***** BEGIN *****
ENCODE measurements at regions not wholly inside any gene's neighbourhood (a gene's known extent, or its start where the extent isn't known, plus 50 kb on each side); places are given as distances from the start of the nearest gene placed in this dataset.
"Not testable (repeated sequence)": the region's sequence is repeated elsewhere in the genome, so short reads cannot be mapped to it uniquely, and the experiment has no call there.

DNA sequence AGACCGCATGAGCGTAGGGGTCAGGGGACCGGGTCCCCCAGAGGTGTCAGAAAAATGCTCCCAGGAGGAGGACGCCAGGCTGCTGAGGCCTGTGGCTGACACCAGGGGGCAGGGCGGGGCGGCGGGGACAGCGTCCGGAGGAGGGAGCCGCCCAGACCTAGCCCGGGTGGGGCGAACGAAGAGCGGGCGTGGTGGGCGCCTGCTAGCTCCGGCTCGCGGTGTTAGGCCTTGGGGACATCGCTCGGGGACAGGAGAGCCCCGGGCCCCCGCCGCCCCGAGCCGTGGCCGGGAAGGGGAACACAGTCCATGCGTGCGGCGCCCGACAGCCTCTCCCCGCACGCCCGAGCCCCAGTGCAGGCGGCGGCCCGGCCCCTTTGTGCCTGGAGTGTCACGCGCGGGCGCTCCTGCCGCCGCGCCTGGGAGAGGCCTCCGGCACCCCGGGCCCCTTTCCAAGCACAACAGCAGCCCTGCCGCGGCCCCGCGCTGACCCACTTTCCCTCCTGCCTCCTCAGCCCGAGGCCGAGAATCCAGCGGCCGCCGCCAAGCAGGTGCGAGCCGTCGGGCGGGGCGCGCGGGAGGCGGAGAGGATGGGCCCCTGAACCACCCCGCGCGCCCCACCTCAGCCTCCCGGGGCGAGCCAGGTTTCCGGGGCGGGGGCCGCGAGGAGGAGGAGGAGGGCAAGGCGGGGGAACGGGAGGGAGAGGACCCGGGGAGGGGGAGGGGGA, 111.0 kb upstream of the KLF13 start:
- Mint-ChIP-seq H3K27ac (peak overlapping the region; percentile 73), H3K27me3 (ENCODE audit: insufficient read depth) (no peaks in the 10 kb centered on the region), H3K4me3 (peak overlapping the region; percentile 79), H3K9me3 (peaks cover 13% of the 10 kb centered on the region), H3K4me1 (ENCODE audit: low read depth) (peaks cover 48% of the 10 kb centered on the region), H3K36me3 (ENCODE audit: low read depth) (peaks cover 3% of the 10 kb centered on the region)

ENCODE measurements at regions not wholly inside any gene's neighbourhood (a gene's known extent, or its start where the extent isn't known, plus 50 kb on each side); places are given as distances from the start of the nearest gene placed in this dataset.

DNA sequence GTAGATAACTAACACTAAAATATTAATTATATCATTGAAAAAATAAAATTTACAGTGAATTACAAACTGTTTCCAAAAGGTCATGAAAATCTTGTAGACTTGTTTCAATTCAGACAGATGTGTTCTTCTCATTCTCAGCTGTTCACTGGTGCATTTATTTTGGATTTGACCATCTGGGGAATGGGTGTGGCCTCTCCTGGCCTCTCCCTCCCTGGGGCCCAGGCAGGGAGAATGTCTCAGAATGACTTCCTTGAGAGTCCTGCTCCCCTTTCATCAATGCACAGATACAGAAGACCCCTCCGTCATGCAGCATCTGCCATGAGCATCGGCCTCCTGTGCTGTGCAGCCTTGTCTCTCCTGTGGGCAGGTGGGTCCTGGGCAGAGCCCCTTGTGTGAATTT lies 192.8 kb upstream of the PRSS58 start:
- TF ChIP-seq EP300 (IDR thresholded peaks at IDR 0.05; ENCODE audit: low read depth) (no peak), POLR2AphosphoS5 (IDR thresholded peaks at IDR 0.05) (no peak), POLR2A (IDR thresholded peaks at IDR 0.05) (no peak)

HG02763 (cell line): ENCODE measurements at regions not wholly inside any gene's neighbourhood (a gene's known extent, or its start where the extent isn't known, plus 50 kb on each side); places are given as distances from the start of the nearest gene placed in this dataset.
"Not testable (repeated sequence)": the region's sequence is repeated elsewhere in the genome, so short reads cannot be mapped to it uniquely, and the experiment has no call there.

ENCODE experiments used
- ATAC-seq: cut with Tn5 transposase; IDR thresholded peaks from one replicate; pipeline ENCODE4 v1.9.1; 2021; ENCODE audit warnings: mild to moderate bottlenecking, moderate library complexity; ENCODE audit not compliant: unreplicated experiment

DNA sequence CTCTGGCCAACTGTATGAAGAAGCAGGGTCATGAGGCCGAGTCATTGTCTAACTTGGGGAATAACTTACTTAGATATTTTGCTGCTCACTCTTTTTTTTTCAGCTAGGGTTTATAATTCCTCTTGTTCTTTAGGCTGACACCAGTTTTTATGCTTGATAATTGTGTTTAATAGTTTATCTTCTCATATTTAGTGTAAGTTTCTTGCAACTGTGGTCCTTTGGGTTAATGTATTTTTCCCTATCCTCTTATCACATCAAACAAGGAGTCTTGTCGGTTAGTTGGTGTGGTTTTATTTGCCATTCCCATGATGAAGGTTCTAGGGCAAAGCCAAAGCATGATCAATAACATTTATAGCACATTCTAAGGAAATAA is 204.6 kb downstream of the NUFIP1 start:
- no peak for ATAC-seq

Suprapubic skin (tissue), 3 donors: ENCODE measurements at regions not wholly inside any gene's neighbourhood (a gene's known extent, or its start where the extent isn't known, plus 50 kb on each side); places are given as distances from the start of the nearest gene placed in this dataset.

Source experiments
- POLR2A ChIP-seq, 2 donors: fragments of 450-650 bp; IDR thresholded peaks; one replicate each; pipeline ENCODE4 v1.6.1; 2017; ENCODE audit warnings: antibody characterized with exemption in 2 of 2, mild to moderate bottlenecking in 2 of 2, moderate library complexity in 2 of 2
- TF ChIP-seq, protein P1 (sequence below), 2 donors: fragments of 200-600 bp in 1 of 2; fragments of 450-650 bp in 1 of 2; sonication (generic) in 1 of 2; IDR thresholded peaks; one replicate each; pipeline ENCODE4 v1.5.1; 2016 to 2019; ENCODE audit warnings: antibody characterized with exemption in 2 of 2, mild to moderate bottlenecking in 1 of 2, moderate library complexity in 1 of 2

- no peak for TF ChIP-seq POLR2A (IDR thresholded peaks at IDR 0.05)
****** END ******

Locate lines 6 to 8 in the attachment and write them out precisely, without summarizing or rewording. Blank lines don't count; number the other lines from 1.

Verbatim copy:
DNA sequence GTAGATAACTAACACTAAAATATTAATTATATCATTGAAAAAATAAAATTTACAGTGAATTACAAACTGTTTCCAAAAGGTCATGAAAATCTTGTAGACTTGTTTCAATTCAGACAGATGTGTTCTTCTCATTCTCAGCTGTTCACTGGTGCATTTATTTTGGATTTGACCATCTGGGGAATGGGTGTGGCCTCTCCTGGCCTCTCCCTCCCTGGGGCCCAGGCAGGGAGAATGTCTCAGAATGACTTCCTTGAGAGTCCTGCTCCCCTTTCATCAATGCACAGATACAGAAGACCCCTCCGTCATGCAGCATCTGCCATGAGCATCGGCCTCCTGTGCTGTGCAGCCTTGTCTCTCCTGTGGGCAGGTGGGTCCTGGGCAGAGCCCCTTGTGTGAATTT lies 192.8 kb upstream of the PRSS58 start:
- TF ChIP-seq EP300 (IDR thresholded peaks at IDR 0.05; ENCODE audit: low read depth) (no peak), POLR2AphosphoS5 (IDR thresholded peaks at IDR 0.05) (no peak), POLR2A (IDR thresholded peaks at IDR 0.05) (no peak)

HG02763 (cell line): ENCODE measurements at regions not wholly inside any gene's neighbourhood (a gene's known extent, or its start where the extent isn't known, plus 50 kb on each side); places are given as distances from the start of the nearest gene placed in this dataset.